The Furlough scheme has been a life-line for both businesses and employees alike during lockdown. Sadly however, there are those that have tried to take advantage.
The CJRS has changed in scope a few times over the past few months. We are currently at the stage where employees are allowed to work part-time and also be on Furlough part-time, if that is what the business requires. This was not always the case however when Furlough was introduced. At the start of the scheme, any employees on Furlough were categorically not allowed to work for their own employer. Indeed, even now HMRC is clear that employees who work part-time and are on Furlough part-time must not carry out any work on the days they are Furloughed.
The reason is simple. HMRC has confirmed that more than £27.4bn has been claimed through the CJRS. But, this money is taxpayer’s money and HMRC has also confirmed, in no uncertain terms, that it will be investigating any allegations of fraud in relation to the CJRS. Indeed, HMRC have set up a hotline to report fraud and it says it has received more than 4,400 reports of suspected fraud linked to the scheme up until the end of June.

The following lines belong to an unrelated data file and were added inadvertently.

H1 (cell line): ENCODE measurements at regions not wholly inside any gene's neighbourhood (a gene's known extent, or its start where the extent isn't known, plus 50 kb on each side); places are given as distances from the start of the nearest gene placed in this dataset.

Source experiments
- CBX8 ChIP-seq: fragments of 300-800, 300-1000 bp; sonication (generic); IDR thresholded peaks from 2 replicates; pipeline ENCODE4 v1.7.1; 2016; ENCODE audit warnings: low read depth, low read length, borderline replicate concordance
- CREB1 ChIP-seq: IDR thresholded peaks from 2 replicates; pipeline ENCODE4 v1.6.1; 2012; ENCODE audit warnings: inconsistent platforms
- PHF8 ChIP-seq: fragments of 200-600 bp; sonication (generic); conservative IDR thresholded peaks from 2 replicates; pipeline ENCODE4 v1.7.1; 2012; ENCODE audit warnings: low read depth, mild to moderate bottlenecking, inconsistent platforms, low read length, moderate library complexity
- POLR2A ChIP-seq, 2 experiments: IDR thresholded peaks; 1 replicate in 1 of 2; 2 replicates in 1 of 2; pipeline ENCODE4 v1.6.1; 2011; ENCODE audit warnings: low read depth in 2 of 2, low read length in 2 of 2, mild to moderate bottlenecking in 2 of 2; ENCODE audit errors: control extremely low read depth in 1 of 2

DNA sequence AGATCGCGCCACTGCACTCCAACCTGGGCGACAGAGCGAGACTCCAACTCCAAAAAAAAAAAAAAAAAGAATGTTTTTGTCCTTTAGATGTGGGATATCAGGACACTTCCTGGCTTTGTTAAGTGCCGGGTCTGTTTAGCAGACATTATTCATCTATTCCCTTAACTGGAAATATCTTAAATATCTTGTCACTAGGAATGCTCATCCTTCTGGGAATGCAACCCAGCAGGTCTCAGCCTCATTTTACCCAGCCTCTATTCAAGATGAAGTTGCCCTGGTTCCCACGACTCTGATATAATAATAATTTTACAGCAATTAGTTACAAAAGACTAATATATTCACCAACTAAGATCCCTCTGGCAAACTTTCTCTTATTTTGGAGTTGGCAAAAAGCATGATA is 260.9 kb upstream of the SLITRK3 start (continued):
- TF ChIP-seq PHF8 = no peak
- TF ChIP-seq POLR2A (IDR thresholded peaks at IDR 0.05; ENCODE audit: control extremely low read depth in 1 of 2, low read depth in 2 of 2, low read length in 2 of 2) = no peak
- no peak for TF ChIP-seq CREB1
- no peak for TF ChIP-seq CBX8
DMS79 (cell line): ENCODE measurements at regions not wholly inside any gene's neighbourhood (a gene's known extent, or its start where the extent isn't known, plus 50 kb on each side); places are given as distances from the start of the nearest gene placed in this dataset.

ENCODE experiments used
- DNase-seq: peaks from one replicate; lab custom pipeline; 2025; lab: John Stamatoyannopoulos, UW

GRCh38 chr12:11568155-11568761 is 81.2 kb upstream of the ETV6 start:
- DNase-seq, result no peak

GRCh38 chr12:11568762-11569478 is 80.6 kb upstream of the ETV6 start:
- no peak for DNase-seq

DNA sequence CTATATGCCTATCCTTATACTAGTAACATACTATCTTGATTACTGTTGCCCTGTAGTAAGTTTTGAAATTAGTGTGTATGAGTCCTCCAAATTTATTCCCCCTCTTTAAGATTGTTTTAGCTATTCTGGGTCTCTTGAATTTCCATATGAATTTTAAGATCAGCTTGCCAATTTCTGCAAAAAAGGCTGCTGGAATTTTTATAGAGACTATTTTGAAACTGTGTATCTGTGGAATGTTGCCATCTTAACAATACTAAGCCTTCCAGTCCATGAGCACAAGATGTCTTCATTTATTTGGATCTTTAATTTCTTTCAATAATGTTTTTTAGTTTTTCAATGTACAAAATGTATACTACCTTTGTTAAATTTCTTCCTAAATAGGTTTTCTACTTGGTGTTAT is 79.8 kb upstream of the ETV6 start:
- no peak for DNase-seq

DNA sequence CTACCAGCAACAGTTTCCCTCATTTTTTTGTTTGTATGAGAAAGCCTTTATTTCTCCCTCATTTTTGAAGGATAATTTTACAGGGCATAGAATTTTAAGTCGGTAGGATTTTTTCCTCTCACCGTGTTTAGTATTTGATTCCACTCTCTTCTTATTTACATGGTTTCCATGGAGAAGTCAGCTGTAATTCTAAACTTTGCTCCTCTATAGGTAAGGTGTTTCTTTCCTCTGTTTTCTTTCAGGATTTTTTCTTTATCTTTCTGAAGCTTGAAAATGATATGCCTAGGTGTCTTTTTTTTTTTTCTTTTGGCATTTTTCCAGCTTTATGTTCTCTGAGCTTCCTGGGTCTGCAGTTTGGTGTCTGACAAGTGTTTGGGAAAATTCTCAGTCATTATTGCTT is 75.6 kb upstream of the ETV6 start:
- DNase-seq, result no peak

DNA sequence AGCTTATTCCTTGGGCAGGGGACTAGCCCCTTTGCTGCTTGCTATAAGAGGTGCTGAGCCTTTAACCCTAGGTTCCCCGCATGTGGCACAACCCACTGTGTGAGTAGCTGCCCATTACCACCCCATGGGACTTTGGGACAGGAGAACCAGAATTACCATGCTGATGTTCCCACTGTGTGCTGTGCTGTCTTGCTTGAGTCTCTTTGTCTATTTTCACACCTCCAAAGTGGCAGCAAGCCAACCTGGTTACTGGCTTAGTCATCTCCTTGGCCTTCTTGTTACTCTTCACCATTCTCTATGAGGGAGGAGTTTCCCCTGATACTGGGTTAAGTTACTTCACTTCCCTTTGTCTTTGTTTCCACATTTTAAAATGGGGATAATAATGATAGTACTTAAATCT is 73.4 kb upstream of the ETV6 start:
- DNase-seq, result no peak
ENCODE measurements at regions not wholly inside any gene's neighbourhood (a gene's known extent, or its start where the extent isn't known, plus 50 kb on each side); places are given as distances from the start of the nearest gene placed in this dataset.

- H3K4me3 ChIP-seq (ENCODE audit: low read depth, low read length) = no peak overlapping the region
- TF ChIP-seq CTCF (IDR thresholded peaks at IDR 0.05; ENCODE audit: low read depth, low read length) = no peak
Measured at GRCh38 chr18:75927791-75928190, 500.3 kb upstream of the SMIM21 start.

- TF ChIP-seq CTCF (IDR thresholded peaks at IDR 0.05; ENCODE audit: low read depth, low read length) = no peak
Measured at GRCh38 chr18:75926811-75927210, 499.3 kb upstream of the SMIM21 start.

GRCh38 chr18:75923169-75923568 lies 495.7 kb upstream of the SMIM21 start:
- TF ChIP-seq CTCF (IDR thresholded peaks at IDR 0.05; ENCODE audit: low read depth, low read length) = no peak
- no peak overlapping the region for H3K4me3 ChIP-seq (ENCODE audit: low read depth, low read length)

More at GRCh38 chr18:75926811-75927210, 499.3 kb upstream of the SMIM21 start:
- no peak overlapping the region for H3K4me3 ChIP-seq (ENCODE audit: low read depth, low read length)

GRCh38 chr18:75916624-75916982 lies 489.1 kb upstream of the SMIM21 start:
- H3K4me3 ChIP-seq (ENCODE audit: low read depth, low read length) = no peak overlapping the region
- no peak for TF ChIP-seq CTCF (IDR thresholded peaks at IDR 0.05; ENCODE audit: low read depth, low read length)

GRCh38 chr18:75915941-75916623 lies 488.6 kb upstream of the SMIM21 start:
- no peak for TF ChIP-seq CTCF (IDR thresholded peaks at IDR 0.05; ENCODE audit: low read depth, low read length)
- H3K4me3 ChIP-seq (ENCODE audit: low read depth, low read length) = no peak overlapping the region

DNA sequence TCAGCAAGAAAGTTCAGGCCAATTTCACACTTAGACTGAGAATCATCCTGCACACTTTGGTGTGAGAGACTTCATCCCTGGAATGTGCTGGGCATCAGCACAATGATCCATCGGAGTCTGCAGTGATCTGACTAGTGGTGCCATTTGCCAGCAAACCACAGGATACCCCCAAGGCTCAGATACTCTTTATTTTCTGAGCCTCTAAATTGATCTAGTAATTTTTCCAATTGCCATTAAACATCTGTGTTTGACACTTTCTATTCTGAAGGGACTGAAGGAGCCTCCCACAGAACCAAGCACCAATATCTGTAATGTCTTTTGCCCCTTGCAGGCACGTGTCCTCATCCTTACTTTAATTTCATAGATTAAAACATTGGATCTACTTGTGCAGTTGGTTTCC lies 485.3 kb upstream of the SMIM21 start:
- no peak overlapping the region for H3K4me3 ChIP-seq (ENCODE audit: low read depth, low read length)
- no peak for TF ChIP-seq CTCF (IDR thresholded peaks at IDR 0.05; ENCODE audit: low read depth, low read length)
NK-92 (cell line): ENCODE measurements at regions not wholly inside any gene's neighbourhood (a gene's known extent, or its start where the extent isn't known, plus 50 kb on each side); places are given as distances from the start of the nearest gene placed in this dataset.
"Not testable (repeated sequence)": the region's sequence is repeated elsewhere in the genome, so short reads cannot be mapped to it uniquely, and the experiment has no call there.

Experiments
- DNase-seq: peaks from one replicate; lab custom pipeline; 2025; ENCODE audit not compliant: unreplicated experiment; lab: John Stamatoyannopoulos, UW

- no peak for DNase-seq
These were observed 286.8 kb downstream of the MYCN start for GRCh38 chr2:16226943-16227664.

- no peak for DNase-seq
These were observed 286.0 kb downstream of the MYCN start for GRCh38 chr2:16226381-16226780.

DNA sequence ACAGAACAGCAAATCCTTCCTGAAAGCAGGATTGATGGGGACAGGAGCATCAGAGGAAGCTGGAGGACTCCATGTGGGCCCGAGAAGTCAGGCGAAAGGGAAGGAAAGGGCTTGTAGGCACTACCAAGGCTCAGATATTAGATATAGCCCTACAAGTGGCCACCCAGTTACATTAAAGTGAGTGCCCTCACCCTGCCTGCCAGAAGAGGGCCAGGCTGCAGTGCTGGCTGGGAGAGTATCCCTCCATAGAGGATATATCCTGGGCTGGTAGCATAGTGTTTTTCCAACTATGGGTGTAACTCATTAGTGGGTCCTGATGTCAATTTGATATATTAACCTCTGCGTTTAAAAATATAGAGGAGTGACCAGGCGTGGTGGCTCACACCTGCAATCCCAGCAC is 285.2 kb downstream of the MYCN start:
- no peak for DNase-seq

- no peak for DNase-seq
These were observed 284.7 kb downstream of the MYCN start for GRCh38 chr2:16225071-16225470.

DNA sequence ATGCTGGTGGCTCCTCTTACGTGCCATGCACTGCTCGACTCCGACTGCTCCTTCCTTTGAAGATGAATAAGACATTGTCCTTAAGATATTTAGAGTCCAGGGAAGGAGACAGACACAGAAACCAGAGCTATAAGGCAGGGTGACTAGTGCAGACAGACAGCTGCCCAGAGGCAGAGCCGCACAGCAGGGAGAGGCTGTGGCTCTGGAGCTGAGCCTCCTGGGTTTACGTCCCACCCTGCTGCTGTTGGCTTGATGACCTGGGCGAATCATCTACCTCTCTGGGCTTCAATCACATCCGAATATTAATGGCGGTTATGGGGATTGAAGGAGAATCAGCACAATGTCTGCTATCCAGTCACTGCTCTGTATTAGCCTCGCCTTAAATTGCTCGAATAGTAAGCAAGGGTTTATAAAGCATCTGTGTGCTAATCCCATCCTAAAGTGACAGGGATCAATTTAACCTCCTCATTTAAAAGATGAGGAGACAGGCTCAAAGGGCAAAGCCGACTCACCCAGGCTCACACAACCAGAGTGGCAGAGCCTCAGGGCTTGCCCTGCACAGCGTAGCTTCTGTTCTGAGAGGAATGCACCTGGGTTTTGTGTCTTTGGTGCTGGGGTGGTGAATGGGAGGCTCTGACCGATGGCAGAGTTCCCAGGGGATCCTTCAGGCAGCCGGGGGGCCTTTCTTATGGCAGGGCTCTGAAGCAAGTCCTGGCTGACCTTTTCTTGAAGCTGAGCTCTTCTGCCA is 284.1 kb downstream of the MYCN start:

The much-publicised recent arrest of a Solihull man in relation to CJRS fraud should also make employers think twice. Computers and other digital devices were seized, and funds held in a bank account relating to his business have been frozen.
A further eight men from across the West Midlands have been arrested as part of a linked investigation, which involved the deployment of more than 100 HMRC officers to 11 locations. Further computers and other digital devices have been seized here as well as business and personal records.
This is a clear indication by HMRC that they will be looking at any suspected cases and following up any “tip-offs” they may receive.
The government is fully aware of this issue and have given employers a grace-period to get their house in order. The Finance Bill (will receive Royal Assent later this month) will trigger the start of the 90 day period for businesses to notify HMRC that they received furlough scheme payments which they were not entitled to receive or retain. Mistakes may happen when processing but clearly now is the time to revisit this issue and make sure any payments received where lawful and in accordance with the scheme rules.
For any assistance with this or any other employment-related query, please do not hesitate to contact our Head of Employment, Ilinca Mardarescu.